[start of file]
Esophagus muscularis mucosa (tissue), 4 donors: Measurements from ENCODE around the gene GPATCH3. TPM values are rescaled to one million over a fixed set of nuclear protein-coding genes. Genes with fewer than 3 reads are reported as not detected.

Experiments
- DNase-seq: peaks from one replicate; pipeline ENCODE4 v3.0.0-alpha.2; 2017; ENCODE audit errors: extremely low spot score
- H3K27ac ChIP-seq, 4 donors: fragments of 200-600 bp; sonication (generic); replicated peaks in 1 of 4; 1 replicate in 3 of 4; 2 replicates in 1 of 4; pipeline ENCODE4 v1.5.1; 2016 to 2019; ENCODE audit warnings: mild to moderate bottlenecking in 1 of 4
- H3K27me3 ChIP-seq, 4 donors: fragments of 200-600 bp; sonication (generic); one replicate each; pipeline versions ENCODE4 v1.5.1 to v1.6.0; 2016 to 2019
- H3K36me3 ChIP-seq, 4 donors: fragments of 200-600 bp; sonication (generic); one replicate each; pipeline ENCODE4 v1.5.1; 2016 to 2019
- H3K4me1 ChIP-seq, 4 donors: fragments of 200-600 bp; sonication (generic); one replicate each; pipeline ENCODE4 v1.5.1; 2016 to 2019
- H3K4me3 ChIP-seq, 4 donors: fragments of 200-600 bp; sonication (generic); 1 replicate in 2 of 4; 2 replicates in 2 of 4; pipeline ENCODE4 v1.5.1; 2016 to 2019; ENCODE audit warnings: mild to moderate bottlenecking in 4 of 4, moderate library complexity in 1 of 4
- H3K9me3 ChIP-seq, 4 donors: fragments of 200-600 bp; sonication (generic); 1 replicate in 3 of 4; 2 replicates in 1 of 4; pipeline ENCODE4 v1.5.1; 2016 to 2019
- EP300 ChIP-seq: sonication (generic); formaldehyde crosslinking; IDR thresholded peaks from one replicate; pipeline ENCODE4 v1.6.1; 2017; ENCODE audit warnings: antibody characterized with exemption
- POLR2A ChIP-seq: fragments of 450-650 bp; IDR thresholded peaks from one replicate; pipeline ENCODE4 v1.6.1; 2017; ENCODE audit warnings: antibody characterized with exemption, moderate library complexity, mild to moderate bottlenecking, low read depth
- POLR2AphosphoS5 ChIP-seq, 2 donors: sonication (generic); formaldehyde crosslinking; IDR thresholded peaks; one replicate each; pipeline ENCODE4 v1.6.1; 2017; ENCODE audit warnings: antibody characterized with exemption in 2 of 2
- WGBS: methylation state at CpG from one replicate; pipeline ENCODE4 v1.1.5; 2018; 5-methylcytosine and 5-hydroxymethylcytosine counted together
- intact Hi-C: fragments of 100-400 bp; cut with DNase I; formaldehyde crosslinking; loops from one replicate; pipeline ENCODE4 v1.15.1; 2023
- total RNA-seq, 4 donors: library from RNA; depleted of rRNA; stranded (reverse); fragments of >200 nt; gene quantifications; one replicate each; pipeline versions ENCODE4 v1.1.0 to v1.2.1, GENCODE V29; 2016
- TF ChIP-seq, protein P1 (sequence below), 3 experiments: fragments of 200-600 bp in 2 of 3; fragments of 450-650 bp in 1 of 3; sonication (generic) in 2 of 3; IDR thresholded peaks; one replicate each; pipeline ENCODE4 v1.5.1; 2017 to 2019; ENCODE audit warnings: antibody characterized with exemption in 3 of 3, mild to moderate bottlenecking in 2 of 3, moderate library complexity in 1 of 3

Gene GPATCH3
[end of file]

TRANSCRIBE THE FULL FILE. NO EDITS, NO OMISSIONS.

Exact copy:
Esophagus muscularis mucosa (tissue), 4 donors: Measurements from ENCODE around the gene GPATCH3. TPM values are rescaled to one million over a fixed set of nuclear protein-coding genes. Genes with fewer than 3 reads are reported as not detected.

Experiments
- DNase-seq: peaks from one replicate; pipeline ENCODE4 v3.0.0-alpha.2; 2017; ENCODE audit errors: extremely low spot score
- H3K27ac ChIP-seq, 4 donors: fragments of 200-600 bp; sonication (generic); replicated peaks in 1 of 4; 1 replicate in 3 of 4; 2 replicates in 1 of 4; pipeline ENCODE4 v1.5.1; 2016 to 2019; ENCODE audit warnings: mild to moderate bottlenecking in 1 of 4
- H3K27me3 ChIP-seq, 4 donors: fragments of 200-600 bp; sonication (generic); one replicate each; pipeline versions ENCODE4 v1.5.1 to v1.6.0; 2016 to 2019
- H3K36me3 ChIP-seq, 4 donors: fragments of 200-600 bp; sonication (generic); one replicate each; pipeline ENCODE4 v1.5.1; 2016 to 2019
- H3K4me1 ChIP-seq, 4 donors: fragments of 200-600 bp; sonication (generic); one replicate each; pipeline ENCODE4 v1.5.1; 2016 to 2019
- H3K4me3 ChIP-seq, 4 donors: fragments of 200-600 bp; sonication (generic); 1 replicate in 2 of 4; 2 replicates in 2 of 4; pipeline ENCODE4 v1.5.1; 2016 to 2019; ENCODE audit warnings: mild to moderate bottlenecking in 4 of 4, moderate library complexity in 1 of 4
- H3K9me3 ChIP-seq, 4 donors: fragments of 200-600 bp; sonication (generic); 1 replicate in 3 of 4; 2 replicates in 1 of 4; pipeline ENCODE4 v1.5.1; 2016 to 2019
- EP300 ChIP-seq: sonication (generic); formaldehyde crosslinking; IDR thresholded peaks from one replicate; pipeline ENCODE4 v1.6.1; 2017; ENCODE audit warnings: antibody characterized with exemption
- POLR2A ChIP-seq: fragments of 450-650 bp; IDR thresholded peaks from one replicate; pipeline ENCODE4 v1.6.1; 2017; ENCODE audit warnings: antibody characterized with exemption, moderate library complexity, mild to moderate bottlenecking, low read depth
- POLR2AphosphoS5 ChIP-seq, 2 donors: sonication (generic); formaldehyde crosslinking; IDR thresholded peaks; one replicate each; pipeline ENCODE4 v1.6.1; 2017; ENCODE audit warnings: antibody characterized with exemption in 2 of 2
- WGBS: methylation state at CpG from one replicate; pipeline ENCODE4 v1.1.5; 2018; 5-methylcytosine and 5-hydroxymethylcytosine counted together
- intact Hi-C: fragments of 100-400 bp; cut with DNase I; formaldehyde crosslinking; loops from one replicate; pipeline ENCODE4 v1.15.1; 2023
- total RNA-seq, 4 donors: library from RNA; depleted of rRNA; stranded (reverse); fragments of >200 nt; gene quantifications; one replicate each; pipeline versions ENCODE4 v1.1.0 to v1.2.1, GENCODE V29; 2016
- TF ChIP-seq, protein P1 (sequence below), 3 experiments: fragments of 200-600 bp in 2 of 3; fragments of 450-650 bp in 1 of 3; sonication (generic) in 2 of 3; IDR thresholded peaks; one replicate each; pipeline ENCODE4 v1.5.1; 2017 to 2019; ENCODE audit warnings: antibody characterized with exemption in 3 of 3, mild to moderate bottlenecking in 2 of 3, moderate library complexity in 1 of 3

Gene GPATCH3